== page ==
Companies are asking for more from their employees now than ever before. By downsizing and outsourcing, and otherwise changing the corporate world for their employees, Information Technology companies have fundamentally changed the relationship between the organization and its employees. Indeed, Information Technology companies are becoming more and more eager to implement a scaled-down version of their operations as a means by which to minimize expenditures and maximize profits. "You have workers that are often difficult to train when willing, but are often unwilling to really work and earn their way" (Torres C2-6).
What is the impact of such significant downsizing to the Information Technology field in general? For one thing, globalization has cast an entirely new light upon the way that Information Technology companies operate amidst a growing atmosphere of global competition. Every opportunity to cut costs and increase revenue brings a company that much closer to overpowering its industry rival. "There are good reasons…to be skeptical about whether easing the way money flits around the world has brought more good than harm" (Moberg 18). While the globalization of the Information Technology industry greatly depends upon a firm's competitive position in a particular country being significantly impacted by its position in other countries, it can be readily understood that global industry is not just a collection of domestic industries but rather a group of linked industries in which rivals compete against one another upon a worldwide basis.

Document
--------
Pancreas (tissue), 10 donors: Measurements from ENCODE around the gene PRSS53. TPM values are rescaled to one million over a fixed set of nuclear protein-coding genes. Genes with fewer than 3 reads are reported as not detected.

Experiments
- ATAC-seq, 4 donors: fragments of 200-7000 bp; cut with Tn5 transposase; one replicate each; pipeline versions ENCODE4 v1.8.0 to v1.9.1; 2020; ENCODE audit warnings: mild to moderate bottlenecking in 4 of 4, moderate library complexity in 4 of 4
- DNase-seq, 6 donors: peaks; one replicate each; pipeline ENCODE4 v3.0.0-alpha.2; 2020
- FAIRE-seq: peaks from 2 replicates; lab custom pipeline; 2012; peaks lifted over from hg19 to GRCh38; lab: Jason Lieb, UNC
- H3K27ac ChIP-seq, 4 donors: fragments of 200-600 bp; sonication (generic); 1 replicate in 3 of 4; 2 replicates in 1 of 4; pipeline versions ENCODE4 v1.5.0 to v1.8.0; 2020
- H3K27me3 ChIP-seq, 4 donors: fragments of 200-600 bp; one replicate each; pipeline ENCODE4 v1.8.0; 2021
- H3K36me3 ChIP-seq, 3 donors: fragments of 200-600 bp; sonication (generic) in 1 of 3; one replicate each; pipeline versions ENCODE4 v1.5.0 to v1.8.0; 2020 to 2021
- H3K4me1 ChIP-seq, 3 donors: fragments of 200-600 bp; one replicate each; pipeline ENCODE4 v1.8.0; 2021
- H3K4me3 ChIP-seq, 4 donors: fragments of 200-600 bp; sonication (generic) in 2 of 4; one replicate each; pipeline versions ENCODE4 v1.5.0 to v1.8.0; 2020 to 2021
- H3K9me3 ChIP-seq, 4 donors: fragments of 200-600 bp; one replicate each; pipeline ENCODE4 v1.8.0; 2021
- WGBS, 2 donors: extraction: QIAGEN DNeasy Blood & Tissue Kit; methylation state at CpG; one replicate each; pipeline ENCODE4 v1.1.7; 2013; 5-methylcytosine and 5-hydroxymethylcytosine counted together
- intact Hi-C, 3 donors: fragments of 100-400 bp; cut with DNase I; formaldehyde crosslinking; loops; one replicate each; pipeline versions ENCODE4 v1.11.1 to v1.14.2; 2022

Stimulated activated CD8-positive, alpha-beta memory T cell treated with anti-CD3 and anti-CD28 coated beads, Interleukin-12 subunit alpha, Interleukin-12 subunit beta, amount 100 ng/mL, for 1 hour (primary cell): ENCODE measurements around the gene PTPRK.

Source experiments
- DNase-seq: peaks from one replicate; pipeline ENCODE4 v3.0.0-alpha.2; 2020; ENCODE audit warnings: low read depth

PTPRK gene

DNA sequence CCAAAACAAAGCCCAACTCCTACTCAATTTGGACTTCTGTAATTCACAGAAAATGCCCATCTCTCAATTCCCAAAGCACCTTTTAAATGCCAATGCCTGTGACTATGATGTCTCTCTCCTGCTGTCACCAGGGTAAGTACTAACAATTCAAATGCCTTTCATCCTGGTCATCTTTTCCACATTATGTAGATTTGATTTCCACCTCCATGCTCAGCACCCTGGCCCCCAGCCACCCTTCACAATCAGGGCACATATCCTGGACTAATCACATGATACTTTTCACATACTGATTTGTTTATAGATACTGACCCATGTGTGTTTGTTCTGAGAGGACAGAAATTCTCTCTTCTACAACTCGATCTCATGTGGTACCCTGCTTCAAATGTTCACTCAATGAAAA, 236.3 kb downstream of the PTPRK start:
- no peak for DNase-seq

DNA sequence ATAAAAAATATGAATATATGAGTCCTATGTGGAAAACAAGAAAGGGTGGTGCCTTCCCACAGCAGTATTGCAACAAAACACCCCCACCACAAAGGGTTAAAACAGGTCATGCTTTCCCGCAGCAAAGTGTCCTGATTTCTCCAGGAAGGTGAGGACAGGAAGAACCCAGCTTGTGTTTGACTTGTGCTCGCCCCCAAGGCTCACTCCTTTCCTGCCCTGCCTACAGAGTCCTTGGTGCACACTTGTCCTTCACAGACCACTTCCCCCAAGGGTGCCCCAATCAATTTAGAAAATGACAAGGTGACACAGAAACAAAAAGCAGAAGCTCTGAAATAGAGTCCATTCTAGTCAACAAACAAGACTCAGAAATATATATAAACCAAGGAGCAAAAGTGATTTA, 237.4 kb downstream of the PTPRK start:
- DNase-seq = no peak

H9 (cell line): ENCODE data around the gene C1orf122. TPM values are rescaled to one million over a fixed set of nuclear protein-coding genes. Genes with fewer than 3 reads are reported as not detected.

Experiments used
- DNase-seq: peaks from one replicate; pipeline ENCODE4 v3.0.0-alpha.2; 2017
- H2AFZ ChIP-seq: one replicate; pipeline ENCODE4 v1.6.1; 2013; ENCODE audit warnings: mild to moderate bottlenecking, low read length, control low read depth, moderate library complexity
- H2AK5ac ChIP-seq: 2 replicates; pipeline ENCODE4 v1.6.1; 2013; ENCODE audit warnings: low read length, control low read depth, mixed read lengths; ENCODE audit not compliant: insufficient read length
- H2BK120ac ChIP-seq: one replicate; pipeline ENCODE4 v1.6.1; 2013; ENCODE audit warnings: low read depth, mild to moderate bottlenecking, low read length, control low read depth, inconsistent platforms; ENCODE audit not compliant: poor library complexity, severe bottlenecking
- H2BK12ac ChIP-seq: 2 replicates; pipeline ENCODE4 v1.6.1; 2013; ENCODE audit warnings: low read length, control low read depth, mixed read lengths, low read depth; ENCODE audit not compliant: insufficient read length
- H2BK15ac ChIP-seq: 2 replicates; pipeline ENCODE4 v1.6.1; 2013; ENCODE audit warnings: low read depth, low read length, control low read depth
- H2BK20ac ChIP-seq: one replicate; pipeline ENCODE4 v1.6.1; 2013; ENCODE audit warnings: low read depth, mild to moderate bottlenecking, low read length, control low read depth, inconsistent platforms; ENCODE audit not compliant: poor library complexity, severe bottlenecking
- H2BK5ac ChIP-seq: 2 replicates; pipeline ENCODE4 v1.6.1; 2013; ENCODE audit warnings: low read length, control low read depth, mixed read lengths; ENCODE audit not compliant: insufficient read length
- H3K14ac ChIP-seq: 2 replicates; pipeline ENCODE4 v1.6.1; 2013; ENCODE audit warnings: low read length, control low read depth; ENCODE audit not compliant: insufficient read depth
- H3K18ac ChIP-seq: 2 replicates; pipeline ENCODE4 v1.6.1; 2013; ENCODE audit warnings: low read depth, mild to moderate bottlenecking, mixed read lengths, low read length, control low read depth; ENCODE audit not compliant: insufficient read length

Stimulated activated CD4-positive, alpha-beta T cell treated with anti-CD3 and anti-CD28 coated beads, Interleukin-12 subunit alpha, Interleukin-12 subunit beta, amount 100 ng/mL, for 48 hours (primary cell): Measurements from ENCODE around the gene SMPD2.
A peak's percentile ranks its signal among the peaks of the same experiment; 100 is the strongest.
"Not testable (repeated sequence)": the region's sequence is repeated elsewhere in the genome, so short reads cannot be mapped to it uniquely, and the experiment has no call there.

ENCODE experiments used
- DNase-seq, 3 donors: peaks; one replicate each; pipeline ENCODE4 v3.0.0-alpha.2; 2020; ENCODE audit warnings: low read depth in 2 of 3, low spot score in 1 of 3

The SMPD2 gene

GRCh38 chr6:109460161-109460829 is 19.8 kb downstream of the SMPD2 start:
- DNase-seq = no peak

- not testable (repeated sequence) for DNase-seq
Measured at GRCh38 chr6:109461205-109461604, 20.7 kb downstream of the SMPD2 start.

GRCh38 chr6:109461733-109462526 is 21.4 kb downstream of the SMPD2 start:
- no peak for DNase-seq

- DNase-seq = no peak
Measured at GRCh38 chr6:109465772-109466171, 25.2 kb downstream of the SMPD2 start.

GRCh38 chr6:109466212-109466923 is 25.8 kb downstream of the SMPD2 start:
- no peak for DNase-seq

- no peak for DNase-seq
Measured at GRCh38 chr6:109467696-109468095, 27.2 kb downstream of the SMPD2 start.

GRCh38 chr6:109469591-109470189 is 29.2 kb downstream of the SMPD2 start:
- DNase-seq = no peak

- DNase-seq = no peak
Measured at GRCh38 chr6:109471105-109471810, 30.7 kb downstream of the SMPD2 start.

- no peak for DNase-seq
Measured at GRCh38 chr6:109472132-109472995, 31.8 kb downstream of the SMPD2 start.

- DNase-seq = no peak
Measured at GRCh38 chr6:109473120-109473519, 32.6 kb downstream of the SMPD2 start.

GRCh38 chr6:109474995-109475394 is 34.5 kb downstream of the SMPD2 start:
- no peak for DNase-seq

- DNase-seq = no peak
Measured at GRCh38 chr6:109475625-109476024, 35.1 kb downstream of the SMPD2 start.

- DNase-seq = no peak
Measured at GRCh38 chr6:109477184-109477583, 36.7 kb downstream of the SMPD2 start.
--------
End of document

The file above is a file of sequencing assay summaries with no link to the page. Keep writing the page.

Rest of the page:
"Businesses when entering foreign markets must 'Think Globally, Act Locally,' effectively using the concept of the international product life cycle, and improve value chain activities to sustain their competitive advantages" (Industry-Specific Competitiveness Of A Nation).
Yet another impact of downsizing in the Information Technology field is the notion of inflation. Inflation and the business cycle are two economic entities that are forever intertwined. That one cannot exist without the other's influence is particularly pertinent when assessing how government attempts to minimize inflation along with the size of variations that exist in the business cycle. Samuelson explains why there has come to be a balance of unemployment with inflation, no...
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... are often absent from downsizing efforts. "No one element can create or sustain ethical management; and weakness in one element could undermine the whole effort" (Ruin PG). The very issues of corporate social responsibility should rightly exist within every company's infrastructure, particularly in the event of a downsizing; however, social integrity is not something that is often at the forefront of modern day business dealings (Beauchamp et al PG).
Beauchamp, T., &Bowie, N. E. (1996). Ethical Theory And Business. (Englewood
Cliffs, NJ: Prentice Hall).
Lustig, B. Andrew (1992, October). The method of 'principlism': a critique of the critique. The Journal of Medicine and Philosophy, vol. 17, pp. 487(14).
Mitcham, Carl (1996, March). Technology and ethics: From expertise to public participation. The World &I, vol. 11, pp. 314.
Ruin, Joseph Eby (1997, December). Importance of business ethics. New Straits Times, pp. PG.
*PG denotes page number taken from an online electronic
The Journal of Medicine and Philosophy, Oct 1992 v17 n5 p487(14) The method of 'principlism': a critique of the critique. (Principles and Patients)
B. Andrew Lustig.
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